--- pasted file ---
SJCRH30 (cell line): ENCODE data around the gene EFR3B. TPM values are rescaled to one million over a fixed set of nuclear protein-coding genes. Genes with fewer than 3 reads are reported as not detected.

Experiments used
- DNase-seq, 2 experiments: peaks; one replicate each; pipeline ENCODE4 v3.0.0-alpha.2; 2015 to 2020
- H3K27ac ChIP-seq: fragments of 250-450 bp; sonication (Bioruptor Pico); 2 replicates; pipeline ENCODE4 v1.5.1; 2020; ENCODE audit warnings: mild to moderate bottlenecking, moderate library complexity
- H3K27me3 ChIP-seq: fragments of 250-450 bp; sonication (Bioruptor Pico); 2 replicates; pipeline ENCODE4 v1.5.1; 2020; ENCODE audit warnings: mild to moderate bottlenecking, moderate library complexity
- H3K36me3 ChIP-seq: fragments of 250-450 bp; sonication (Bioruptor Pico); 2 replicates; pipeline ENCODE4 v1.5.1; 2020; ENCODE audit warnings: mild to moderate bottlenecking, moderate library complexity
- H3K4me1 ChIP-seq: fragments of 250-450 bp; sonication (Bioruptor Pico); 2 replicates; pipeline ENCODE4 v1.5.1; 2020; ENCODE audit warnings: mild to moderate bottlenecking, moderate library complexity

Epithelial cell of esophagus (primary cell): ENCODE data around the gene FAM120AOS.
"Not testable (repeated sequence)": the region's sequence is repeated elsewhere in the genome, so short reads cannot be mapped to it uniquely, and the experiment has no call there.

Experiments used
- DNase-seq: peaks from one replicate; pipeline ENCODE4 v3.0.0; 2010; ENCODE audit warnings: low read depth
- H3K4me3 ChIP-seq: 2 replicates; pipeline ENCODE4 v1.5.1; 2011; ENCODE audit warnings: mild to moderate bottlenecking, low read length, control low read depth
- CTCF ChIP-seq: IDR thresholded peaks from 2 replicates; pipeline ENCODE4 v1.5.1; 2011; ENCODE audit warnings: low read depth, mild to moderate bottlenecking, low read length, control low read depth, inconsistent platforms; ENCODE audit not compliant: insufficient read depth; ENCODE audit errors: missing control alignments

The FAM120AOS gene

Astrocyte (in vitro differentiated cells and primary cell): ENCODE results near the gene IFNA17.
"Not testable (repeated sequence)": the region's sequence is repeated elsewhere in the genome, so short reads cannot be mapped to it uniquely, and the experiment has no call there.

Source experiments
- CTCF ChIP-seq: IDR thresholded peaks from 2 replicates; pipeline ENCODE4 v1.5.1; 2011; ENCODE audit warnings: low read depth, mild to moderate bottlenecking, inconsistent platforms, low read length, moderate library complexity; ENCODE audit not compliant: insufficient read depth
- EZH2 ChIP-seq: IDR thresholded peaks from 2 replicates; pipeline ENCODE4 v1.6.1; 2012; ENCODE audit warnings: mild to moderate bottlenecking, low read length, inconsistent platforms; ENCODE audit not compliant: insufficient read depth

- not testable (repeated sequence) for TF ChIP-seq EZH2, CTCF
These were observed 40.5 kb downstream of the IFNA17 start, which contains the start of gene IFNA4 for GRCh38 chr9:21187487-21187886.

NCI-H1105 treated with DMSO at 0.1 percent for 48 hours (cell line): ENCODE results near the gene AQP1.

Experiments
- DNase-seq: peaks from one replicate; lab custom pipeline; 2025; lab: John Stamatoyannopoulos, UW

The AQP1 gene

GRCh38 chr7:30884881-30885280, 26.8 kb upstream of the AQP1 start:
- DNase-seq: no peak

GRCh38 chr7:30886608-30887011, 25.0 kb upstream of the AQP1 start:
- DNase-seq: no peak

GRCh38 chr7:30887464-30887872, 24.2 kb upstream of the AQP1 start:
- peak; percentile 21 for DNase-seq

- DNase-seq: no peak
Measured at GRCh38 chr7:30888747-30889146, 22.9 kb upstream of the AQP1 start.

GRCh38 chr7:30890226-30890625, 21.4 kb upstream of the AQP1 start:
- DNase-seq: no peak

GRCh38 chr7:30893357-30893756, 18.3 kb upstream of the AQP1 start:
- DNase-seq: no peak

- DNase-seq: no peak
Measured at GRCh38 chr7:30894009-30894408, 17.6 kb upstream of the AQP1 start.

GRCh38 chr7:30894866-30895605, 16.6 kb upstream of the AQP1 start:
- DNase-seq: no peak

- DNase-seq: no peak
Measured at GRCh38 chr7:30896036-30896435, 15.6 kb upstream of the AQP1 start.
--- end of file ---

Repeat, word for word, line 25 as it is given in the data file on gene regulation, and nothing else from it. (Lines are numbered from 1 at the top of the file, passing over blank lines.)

The AQP1 gene